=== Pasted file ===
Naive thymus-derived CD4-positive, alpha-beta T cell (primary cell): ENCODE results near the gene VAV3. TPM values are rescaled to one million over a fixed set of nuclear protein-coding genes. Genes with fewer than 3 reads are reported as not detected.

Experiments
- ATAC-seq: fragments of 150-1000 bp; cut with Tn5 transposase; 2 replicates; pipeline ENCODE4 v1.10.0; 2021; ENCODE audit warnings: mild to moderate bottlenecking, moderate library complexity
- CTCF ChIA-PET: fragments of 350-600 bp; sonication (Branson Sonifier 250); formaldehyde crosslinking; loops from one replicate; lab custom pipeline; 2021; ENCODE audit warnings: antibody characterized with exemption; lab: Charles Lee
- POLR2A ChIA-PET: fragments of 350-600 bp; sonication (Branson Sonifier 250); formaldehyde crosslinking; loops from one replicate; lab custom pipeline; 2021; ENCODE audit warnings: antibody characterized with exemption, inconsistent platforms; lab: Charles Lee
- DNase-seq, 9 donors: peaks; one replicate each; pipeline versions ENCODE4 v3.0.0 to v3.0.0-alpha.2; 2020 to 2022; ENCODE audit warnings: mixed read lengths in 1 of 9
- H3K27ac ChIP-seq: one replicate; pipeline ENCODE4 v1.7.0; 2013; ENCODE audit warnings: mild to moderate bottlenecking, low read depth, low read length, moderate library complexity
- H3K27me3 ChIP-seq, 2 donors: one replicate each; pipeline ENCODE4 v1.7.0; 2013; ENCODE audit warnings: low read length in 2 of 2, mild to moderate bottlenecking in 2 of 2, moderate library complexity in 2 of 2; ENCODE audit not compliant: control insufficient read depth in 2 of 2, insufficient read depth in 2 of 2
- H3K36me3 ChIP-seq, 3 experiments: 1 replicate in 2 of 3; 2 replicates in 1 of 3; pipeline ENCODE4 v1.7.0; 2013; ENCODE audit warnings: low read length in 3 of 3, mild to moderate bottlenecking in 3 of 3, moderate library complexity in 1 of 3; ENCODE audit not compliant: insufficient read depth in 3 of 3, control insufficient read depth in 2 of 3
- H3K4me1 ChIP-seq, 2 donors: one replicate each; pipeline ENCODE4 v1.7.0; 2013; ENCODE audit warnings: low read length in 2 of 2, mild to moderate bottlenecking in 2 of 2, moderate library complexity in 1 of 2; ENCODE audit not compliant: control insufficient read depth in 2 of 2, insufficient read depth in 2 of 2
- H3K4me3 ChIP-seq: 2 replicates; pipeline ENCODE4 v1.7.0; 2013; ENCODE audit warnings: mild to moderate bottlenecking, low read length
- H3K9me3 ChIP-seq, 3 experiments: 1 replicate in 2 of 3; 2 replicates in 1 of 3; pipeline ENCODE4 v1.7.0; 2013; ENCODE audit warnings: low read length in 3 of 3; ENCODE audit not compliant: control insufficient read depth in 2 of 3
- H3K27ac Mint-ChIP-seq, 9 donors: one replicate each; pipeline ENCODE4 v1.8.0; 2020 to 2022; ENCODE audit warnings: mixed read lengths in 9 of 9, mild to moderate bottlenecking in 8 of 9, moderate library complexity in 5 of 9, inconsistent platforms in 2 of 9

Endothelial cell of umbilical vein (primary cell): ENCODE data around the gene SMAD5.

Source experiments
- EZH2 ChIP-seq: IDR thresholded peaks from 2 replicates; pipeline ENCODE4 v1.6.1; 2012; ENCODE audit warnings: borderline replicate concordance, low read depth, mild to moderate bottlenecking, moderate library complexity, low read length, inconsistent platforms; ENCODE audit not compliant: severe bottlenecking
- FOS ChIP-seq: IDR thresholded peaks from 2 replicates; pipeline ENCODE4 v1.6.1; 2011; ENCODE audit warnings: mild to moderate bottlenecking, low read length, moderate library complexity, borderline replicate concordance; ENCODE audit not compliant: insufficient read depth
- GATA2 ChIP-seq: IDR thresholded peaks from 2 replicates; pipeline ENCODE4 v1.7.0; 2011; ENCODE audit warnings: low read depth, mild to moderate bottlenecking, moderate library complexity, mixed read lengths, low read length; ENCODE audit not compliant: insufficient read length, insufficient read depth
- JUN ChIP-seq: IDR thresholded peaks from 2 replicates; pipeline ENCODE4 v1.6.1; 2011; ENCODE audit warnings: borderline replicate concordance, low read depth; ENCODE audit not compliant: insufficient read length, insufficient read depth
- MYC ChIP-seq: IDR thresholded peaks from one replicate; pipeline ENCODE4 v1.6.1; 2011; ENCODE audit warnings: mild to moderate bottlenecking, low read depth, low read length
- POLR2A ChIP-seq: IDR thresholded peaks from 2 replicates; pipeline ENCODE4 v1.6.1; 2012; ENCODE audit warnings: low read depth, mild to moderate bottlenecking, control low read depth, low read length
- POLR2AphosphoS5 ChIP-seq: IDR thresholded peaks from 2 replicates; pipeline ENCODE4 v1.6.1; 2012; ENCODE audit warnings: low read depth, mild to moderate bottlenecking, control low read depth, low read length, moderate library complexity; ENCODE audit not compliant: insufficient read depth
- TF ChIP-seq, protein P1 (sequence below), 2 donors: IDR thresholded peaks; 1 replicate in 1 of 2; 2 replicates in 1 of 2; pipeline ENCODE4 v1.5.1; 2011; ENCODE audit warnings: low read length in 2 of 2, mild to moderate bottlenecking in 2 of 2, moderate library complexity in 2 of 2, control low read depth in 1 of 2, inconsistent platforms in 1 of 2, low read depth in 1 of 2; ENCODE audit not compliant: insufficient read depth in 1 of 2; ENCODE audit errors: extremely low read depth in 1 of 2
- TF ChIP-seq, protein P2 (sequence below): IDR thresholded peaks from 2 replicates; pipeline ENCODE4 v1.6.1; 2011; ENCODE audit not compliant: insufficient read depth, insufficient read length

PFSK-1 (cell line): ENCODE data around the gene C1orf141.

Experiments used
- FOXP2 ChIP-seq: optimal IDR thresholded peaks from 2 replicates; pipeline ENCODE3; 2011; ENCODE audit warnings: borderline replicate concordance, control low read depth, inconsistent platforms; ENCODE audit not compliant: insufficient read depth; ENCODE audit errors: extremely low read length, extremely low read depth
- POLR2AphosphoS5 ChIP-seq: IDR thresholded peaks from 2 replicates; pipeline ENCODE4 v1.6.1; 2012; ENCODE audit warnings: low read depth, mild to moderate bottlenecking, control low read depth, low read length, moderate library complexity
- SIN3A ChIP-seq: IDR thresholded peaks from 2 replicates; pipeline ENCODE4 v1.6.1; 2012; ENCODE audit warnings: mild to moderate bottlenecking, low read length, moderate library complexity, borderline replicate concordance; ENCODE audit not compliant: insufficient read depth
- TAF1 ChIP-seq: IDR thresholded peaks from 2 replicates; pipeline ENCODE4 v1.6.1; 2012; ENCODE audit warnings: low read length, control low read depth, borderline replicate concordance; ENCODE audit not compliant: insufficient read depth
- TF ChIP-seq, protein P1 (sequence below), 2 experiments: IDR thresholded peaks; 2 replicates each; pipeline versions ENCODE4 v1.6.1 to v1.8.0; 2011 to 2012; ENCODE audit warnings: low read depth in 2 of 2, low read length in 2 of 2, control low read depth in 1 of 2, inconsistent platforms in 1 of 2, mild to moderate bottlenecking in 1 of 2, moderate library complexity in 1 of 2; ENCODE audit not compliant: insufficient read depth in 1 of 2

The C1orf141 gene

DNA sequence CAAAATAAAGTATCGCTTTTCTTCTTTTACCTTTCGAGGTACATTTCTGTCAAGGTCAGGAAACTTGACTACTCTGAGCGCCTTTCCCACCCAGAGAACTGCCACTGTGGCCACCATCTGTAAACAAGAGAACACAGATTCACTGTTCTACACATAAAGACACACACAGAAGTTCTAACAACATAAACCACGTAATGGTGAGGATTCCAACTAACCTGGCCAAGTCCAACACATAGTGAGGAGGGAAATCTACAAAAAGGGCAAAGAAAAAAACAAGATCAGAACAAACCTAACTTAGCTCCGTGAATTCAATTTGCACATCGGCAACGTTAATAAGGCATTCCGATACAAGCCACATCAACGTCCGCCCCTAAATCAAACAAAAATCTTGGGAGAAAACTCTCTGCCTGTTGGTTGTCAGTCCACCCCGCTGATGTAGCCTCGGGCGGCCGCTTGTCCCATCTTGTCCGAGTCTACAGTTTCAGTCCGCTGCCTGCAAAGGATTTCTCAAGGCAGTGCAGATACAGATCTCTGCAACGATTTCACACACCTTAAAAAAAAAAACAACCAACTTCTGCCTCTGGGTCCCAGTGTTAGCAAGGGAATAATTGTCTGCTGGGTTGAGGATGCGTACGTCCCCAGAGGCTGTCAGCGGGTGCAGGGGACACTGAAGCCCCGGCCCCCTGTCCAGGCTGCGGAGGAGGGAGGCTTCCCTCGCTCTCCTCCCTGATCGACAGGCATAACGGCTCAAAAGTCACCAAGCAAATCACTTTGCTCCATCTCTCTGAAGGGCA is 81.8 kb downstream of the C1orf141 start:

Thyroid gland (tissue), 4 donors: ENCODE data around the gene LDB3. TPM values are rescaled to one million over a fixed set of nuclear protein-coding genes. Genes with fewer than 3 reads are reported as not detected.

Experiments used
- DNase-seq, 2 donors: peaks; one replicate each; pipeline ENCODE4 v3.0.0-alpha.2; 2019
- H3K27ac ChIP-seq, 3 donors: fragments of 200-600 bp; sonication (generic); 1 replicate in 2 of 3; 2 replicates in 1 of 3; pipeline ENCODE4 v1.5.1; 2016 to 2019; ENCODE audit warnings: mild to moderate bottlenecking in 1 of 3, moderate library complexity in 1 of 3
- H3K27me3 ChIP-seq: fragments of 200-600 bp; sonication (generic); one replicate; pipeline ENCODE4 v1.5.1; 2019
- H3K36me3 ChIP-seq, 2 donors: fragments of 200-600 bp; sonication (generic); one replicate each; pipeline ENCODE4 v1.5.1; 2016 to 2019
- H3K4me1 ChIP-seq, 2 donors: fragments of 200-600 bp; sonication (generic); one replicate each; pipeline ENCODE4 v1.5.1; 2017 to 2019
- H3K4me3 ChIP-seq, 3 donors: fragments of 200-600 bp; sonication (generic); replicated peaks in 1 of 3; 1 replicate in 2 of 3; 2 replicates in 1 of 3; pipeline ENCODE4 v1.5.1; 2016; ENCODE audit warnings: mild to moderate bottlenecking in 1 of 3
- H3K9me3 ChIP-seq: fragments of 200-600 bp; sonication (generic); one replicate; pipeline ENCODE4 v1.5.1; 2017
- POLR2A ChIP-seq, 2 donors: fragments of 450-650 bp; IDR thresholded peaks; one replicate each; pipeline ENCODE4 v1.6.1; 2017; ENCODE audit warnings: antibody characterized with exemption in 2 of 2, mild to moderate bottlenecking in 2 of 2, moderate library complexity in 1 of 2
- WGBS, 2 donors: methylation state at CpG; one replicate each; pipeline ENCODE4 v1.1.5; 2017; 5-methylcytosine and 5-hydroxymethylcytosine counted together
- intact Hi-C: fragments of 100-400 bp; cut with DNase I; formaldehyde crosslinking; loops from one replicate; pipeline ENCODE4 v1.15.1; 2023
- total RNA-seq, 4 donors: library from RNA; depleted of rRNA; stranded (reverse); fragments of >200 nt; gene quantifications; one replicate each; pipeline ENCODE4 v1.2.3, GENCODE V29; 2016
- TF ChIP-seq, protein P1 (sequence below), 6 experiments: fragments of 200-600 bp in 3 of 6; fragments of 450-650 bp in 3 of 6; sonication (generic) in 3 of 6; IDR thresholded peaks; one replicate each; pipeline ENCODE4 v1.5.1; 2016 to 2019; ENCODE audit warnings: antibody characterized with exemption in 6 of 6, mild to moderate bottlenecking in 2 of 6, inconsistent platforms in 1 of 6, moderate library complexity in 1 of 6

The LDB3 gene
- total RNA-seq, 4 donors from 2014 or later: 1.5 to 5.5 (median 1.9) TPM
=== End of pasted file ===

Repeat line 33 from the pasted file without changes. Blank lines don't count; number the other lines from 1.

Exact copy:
DNA sequence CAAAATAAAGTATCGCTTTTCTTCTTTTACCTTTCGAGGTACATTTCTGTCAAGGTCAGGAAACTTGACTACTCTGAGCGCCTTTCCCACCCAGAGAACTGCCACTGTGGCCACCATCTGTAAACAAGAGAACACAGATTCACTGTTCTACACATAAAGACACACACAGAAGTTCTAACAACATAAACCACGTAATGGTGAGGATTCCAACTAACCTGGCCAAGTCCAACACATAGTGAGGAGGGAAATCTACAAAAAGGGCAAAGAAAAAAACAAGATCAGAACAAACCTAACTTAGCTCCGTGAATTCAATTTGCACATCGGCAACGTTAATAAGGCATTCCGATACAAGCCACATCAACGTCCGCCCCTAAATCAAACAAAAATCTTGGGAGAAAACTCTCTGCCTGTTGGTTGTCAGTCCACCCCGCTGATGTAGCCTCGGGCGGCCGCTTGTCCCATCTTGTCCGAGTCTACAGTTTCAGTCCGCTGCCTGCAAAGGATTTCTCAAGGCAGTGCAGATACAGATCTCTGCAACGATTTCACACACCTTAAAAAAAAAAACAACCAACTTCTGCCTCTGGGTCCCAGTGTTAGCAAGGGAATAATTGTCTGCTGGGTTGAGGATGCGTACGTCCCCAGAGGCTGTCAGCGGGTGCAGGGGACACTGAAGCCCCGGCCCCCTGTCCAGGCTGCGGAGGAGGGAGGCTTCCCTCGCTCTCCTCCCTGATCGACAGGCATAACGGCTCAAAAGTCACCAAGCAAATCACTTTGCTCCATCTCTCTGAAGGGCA is 81.8 kb downstream of the C1orf141 start: